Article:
By supporting restitution-based immigration reform, conservatives could take a large stride toward making American good and great again.

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Nearly 80,000 immigrants approved for DACA have arrest records, USCIS report finds – Fox News

Nearly 80,000 immigrants approved for the Deferred Action for Childhood Arrivals (DACA) program, which shields those who came to the country illegally as minors from deportation, have an arrest record — including arrests for violent or sexual offenses.

The data released Saturday by U.S. Citizenship and Immigration Services (USCIS) shows only arrests or apprehensions for a criminal offense or an immigration-related civil offense and does not take into account whether there was a conviction, acquittal, dismissal or a lessening of charges.

TRUMP BLASTS ‘TOTALLY ILLEGAL’ DACA ORDER, SAYS OBAMA DIDN’T HAVE THE RIGHT TO SIGN IT

The report finds that of the nearly 889,000 applicants for the DACA program, 110,000 had arrest records. Of the more than 765,000 approved for DACA, 79,398 had arrest records. Of that number, 67,861 were arrested before their most recent DACA approval, while 15,903 were arrested after their most recent approval.

The offenses incurred by DACA requestors who were arrested before their most recent approval include battery (3,421), assault (3,308), burglary, breaking and entering (1,471), rape (62), murder (15) and theft or larceny (7,926). The largest population arrested were suspected of driving-related offenses excluding DUIs (23,305) and immigration-related offenses (12,968.)

The report comes as the Obama-era program’s constitutionality is under examination at the Supreme Court. Oral arguments in the case began this week.

“As DACA continues to be the subject of both public discourse and ongoing litigation, USCIS remains committed to ensuring transparency and that the American people are informed about those receiving DACA,” USCIS Acting Director Ken Cuccinelli said in a statement. 

“This agency is obligated to continue accepting DACA requests from illegal aliens as a direct result of the previous administration’s decision to circumvent the laws as passed by Congress. We hope this data provides a better sense of the reality of those granted the privilege of a temporary deferral of removal action and work authorization under DACA,” he said. 

TRUMP ADMINISTRATION PROPOSES FEES ON ASYLUM APPLICATIONS, DACA RENEWALS

The Trump administration announced its plan to phase out the program in 2017, only for the federal courts to rule that it could not apply retroactively and that DACA should be restarted in full. The White House fought back against those decisions, saying the president has broad authority over immigration enforcement policy.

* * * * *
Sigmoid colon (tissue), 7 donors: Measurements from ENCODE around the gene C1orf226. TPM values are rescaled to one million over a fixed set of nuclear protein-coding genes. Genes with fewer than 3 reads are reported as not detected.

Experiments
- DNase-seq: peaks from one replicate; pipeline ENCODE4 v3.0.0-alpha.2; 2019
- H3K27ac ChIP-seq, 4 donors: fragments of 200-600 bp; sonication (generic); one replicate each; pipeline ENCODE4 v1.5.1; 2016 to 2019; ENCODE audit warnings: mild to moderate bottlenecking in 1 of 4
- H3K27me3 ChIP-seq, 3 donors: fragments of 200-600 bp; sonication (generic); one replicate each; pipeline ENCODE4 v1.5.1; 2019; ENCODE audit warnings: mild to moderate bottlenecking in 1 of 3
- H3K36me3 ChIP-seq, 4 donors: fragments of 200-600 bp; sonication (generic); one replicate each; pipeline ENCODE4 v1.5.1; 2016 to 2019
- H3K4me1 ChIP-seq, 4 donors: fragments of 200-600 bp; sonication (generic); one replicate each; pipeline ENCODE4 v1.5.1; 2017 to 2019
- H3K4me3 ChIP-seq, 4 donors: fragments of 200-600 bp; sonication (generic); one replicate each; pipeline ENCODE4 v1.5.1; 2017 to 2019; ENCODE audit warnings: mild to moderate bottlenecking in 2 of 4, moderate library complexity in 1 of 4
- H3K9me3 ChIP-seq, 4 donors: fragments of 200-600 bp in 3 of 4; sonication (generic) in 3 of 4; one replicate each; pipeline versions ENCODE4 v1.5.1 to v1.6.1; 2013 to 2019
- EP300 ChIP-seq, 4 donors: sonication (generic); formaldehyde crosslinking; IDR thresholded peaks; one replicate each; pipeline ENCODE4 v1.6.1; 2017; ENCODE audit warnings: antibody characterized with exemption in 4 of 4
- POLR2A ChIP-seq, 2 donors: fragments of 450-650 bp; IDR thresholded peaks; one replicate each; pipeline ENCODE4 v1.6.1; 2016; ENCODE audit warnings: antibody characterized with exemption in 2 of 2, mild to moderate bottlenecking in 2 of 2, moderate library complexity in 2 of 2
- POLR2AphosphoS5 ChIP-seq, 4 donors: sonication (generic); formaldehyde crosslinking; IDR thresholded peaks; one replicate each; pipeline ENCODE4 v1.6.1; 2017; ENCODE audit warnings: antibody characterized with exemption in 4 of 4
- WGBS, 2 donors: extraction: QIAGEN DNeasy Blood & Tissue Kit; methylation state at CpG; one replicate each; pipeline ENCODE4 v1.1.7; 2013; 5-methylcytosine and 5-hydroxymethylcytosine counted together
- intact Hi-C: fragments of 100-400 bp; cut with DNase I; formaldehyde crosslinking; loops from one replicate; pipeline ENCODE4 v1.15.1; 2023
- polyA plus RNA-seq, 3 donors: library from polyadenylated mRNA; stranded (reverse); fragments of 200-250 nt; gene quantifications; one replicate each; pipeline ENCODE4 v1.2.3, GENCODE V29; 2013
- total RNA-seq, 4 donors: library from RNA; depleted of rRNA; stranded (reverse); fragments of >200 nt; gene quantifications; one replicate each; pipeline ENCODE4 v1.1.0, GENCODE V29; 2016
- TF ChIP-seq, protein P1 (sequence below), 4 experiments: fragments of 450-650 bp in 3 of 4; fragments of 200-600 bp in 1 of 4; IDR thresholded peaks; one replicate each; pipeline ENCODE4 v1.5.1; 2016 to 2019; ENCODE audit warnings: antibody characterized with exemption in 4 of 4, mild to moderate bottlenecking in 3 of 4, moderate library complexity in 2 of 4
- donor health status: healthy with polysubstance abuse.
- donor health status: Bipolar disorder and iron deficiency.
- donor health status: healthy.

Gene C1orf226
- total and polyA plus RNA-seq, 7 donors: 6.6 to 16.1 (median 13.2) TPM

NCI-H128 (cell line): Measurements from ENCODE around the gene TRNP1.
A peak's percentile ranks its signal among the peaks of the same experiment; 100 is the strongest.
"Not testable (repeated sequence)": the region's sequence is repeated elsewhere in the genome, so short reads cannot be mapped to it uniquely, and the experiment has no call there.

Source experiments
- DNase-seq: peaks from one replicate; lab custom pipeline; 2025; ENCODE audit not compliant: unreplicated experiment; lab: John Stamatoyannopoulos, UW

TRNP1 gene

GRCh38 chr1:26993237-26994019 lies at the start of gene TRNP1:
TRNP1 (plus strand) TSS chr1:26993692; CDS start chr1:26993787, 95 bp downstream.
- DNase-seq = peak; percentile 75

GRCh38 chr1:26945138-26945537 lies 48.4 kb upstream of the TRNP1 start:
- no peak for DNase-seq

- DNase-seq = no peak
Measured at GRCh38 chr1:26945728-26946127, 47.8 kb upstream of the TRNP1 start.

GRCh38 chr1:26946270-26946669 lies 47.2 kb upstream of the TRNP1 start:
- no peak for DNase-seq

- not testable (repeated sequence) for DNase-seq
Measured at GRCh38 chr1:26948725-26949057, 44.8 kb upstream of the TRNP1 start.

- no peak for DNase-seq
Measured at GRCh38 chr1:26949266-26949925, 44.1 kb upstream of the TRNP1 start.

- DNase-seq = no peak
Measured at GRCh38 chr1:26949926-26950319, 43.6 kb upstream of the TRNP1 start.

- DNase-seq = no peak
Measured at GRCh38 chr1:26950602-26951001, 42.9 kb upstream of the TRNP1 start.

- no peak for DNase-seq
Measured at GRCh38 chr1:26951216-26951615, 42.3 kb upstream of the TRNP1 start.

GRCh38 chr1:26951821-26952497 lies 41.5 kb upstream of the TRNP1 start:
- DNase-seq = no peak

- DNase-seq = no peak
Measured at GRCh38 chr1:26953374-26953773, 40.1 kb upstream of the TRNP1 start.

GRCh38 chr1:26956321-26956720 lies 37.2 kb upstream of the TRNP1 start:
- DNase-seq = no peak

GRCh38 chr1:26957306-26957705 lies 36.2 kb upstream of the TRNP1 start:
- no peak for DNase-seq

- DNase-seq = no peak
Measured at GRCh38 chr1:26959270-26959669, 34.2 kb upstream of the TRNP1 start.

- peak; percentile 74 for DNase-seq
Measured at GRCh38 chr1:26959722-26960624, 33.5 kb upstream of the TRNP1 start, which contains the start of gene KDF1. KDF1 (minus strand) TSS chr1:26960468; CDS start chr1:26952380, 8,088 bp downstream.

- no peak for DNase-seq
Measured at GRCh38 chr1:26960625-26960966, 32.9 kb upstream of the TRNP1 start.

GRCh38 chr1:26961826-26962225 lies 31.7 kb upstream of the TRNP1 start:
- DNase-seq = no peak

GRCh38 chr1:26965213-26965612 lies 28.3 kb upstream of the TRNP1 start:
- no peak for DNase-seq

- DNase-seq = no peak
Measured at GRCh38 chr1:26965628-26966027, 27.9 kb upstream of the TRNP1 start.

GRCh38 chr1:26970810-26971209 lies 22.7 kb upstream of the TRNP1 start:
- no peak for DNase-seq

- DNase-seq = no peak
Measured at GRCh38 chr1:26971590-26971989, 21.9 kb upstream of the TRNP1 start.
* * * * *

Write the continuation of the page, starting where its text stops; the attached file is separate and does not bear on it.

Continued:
Trump on Tuesday ripped into the program, saying that some in DACA are “far from ‘angels’” but also promising to make a deal to let recipients of the program stay.

“Many of the people in DACA, no longer very young, are far from ‘angels,’” Trump tweeted. “Some are very tough, hardened criminals. President Obama said he had no legal right to sign order, but would anyway. If Supreme Court remedies with overturn, a deal will be made with Dems for them to stay!”

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Supporters of DACA have noted that the program comes with restrictions on who can be eligible with a criminal record. According to the USCIS website, those eligible can request DACA only if they “have not been convicted of a felony, significant misdemeanor, or three or more other misdemeanors, and do not otherwise pose a threat to national security or public safety.

Supporters will also note that the level of arrests for DACA recipients is lower than the estimated 30 percent of U.S. adults who have an arrest record.

The Trump administration announced last week that it will place a $275 fee on DACA recipients, as part of an across the board increase in fees for immigration applications.

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Father of murdered teen speaks out on sanctuary policies for immigrants – KOMO News